Silver Ring Thing Lose Case

Lydia Playfoot, the daughter of the Silver Ring Thing’s UK organisers, has lost her case against her school[1] banning her from wearing her silver ring.

The BBC quotes Miss Playfoot as saying that this ruling will

mean that slowly, over time, people such as school governors, employers, political organisations and others will be allowed to stop Christians from publicly expressing and practising their faith

I agree with her completely. Where I suppose we differ is that she thinks she is painting a picture of a nightmare scenario, but I think she’s setting a laudable target for society to aim at.

People should, of course, be allowed to believe whatever they like. But they should be strongly discouraged from making fools of themselves by professing a belief in invisible friends in the public arena.

[1] A school where she is no longer even a pupil.


  1. Dave, the implication you’re making here is that someone shouldn’t be able to express themselves freely in a public arena. I can’t agree with that. People should be allowed to make fools of themselves.

    So do I think a school a public arena where people should be allowed to say what they want? The school has under the Human Rights Act a responsibility to ensure the freedom of expression of it’s students. If it doesn’t, being a government institution, I believe it can be held legally accountable.However, in a school one’s rights are curtailed as demanded by their role to educate. A student’s speech is normally curtailed in such an establishment – for example, something being a fair comment “that teacher is an asshole” or true “that teacher smells” is not acceptable. Likewise the requirements of a uniform has educational benefits and hence have some protection from Article 9.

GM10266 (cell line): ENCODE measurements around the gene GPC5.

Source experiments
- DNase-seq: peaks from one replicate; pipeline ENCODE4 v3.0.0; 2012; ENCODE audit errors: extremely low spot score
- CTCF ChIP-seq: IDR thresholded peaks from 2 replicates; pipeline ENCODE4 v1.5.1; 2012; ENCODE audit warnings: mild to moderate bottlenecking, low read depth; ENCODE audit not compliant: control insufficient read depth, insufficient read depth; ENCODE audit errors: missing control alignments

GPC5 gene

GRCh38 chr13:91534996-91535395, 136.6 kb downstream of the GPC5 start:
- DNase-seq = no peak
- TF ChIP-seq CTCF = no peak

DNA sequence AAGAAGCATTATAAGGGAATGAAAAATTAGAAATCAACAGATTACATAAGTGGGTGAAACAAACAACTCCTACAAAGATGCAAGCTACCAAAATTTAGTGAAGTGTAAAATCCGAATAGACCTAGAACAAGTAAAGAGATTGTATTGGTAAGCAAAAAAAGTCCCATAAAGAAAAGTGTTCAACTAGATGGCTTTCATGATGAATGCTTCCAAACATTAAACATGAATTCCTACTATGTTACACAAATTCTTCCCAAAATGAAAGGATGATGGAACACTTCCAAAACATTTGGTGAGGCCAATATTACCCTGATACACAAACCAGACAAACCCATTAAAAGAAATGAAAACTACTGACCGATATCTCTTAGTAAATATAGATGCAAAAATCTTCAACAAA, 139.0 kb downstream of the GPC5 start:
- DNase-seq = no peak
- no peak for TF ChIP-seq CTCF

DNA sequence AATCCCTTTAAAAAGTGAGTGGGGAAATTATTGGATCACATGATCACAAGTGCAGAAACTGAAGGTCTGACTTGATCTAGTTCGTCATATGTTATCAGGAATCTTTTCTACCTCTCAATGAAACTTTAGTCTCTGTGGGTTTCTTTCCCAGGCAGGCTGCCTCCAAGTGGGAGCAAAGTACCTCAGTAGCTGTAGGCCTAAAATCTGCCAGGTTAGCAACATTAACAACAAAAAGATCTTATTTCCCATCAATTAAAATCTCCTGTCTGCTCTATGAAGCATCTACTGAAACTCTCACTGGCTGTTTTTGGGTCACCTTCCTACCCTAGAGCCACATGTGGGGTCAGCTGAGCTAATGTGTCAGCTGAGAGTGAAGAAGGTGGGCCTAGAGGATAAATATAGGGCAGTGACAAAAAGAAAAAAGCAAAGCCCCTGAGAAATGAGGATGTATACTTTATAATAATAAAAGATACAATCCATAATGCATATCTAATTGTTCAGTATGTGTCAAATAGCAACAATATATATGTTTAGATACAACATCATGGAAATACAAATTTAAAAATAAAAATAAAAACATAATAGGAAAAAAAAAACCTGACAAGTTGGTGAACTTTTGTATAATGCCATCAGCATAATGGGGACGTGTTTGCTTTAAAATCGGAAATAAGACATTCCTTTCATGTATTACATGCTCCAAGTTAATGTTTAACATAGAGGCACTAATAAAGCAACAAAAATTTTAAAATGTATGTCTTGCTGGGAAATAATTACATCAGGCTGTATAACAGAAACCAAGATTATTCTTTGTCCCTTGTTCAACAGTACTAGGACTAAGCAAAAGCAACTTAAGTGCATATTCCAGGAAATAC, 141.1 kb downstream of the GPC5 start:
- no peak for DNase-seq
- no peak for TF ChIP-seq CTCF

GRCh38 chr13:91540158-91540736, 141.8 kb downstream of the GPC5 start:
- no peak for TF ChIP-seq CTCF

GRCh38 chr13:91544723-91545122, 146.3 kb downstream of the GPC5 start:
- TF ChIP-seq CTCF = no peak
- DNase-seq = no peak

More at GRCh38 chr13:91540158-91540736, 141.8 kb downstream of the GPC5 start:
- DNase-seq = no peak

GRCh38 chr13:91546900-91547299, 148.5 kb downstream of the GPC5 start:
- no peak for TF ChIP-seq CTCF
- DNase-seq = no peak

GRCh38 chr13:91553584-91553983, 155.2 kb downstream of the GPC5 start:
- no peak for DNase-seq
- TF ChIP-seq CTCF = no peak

In short, the Human Rights Act doesn’t let you throw common sense out of the window.Given the results of R (Begum) v Denbigh High School – where the Lords upheld a school’s right to require a student not to wear a jilbab, I doubt anyone ever had any hope of winning this case. As previous discussions of this have shown, it seems to have been a publicity stunt for SRT.

  2. Mark,

    You’re right of course. I overstated my case massively. Of course everyone should have the basic human right to make a fool of themselves in public as often as they like.

    But I do think that we should avoid giving any official support to religion in the public arena. By which I mean that schools shouldn’t teach religion as truth and government departments shouldn’t promote religion in any way.

    Oh, and we should disestablish the church of England.

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